Easter is the high point of the Christian year. Lots and lots of folks get dressed up; they go participate in some sort of worship experience, and congregations just go all out: they have sunrise services and multimedia presentations and Easter egg hunts; they have lilies and banners and special music. It’s a wonderful day, and it’s all about the resurrection of Christ Jesus.
But then it’s over. There’s this big, one-day, go-for-broke celebration, and then everything just settles down until Easter rolls around again next year.
But if you think about it, that’s a little strange: I mean, we Christians have just celebrated what we believe is the one, central transforming fact of human history – Christ Jesus was dead, and now he is alive. You would think that would change everything; you would think that the whole world would be different; at the very least, you would think that the celebration of that event would last longer than one day.
Now, in the early church, the celebration of Easter did last more than one day. In fact, back then, the celebration of Easter was something that continued each and every Sunday throughout the year. Those early Christians were absolutely convinced that the resurrection of Christ Jesus had re-formatted the basic structure of the universe, so they made each and every Sunday a celebration of that new reality.
For example, in the early church, it was common to speak of Sunday as the Eighth Day. What that means is that Sunday is a day beyond time; it is a day that has been forever transformed by the resurrection of Christ Jesus; it is the first day of the kingdom, the dawn of eternity. The first Christians expressed that idea – they lived that experience of the Eighth Day – by celebrating the resurrection on every single Sunday. They read the resurrection stories in Holy Scripture, and they sang hymns about the resurrection week after week after week.
But, of course, that’s not something Christians do anymore. Easter Sunday is still the Day of Resurrection, but the other 51 Sundays of the year now have different themes. Christians have borrowed some of these themes from our culture. For example, Mother’s Day is a big Sunday in a lot of congregations; many other communities will honor veterans on the Sunday closest to Memorial Day; lots of congregations are even starting to structure services around Super Bowl Sunday.
But these Sunday themes aren’t always on loan from our culture. A lot of congregations and denominations generate these themes in-house. You know, communities will recognize graduating seniors on a particular Sunday, or they will use a Sunday to highlight a mission program or a budget campaign. Denominations will often encourage congregations to set aside several Sundays a year in order to emphasize particular social justice issues.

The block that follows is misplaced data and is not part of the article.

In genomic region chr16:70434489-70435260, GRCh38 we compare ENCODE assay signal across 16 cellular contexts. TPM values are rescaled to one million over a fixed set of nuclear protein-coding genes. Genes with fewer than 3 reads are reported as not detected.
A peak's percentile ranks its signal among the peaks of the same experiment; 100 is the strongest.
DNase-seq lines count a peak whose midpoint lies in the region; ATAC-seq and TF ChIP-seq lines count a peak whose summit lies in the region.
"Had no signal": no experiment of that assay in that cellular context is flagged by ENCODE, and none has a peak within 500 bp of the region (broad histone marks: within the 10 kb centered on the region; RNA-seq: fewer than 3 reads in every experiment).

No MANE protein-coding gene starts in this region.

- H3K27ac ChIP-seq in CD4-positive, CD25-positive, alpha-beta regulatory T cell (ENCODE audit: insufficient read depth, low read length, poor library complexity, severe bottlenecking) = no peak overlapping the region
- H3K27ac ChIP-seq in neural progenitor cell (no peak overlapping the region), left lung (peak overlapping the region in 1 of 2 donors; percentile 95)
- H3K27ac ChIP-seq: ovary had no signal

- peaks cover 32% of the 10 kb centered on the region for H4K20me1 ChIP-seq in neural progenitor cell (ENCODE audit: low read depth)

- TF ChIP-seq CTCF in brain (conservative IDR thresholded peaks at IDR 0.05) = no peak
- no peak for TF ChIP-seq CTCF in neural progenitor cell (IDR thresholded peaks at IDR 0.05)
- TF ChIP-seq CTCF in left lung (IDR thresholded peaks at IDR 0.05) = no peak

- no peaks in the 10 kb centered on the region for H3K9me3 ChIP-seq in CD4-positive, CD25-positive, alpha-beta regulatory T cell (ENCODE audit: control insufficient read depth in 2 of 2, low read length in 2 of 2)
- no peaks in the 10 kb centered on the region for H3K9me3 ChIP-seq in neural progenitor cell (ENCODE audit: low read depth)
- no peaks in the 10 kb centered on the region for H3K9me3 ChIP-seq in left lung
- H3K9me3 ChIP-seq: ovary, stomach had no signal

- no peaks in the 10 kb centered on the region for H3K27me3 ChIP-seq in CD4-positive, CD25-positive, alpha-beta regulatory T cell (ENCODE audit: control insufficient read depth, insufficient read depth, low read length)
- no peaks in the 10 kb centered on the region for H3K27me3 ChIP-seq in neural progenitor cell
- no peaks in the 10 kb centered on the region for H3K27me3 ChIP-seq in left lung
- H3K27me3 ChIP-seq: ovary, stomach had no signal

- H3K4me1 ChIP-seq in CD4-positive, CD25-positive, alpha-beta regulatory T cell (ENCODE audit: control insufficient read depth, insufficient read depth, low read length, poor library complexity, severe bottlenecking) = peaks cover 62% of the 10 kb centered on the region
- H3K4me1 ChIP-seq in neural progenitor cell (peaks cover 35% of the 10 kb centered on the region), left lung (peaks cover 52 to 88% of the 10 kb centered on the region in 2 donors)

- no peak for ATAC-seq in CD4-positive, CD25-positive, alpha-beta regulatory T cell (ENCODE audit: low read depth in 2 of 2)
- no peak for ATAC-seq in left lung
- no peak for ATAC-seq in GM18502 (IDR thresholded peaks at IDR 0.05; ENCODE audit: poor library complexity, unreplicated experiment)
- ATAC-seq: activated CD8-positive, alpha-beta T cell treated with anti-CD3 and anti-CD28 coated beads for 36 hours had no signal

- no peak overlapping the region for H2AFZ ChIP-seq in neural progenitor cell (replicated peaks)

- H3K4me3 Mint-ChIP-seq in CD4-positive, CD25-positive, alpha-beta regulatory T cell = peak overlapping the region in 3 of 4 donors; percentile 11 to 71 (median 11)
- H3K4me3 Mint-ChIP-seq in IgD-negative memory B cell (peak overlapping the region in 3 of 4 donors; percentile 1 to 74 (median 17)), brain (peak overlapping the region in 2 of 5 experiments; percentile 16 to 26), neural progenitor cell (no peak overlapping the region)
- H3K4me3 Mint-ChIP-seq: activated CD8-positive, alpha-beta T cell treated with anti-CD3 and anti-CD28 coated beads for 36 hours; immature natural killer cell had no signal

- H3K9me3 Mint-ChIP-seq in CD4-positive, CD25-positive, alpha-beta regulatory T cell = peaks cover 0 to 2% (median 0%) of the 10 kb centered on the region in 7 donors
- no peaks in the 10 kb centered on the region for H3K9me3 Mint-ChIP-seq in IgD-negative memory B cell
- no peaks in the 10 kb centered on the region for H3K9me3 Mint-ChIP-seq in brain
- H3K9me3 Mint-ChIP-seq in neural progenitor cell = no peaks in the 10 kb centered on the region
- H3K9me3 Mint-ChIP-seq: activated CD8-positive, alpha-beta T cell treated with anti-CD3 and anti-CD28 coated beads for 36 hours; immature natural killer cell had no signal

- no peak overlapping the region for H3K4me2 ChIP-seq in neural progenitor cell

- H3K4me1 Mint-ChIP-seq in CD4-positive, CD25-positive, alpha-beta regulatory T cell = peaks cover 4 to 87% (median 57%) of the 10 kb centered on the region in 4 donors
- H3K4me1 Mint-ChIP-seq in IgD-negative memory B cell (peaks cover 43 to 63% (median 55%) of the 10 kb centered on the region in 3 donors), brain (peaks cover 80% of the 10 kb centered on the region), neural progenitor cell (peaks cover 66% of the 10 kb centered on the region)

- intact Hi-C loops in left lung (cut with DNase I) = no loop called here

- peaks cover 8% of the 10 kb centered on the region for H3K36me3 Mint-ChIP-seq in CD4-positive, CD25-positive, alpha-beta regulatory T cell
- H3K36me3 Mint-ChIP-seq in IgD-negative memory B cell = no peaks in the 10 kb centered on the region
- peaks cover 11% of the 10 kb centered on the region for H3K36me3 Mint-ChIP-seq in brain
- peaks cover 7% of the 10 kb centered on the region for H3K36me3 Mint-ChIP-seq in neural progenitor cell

Now there’s nothing at all wrong with any of those themes. It’s great to have special days for moms and veterans and high school seniors; mission work is really important; so are budget campaigns – and, shoot, who wants to argue against social justice or the Super Bowl?
But here’s the thing: None of those themes really has anything to do with the resurrection – and the resurrection of Christ Jesus is what Sunday is all about.
It’s why the early Christians chose Sunday as their day of worship. They didn’t say, “Hey just about everyone gets off work on Sunday! Why don’t we have our worship services on that day?” They didn’t say that because Sunday wasn’t a holiday until the early fourth century. No, those first Christians chose Sunday because that’s the day when Christ Jesus rose from the dead, and they knew something that most of us have now forgotten: they knew that the resurrection has changed this cosmos in some basic and fundamental ways.
But wouldn’t it be boring just to celebrate the resurrection 52 times a year? Wouldn’t it just get routine? Wouldn’t the resurrection of Christ Jesus cease to be special if you read about it and sang about it Sunday after Sunday after Sunday?
Actually, I can answer that question. You see, in Holy Orthodoxy, we still follow that ancient tradition of celebrating the resurrection each and every Sunday. That’s right. We listen to the passages of Holy Scripture which describe the resurrection, and we sing hymns about the resurrection each and every week.
But it is anything but boring; it is never just the same old thing. How could it be? Christ Jesus has risen from the dead, and that fact transforms every other fact – and the more I celebrate that fact, the more I live out of that fact, the more it transforms me. And the more I am transformed, the more I begin to actually live in that Eighth Day, the day which is beyond this world, the day which already shines with the light of eternity.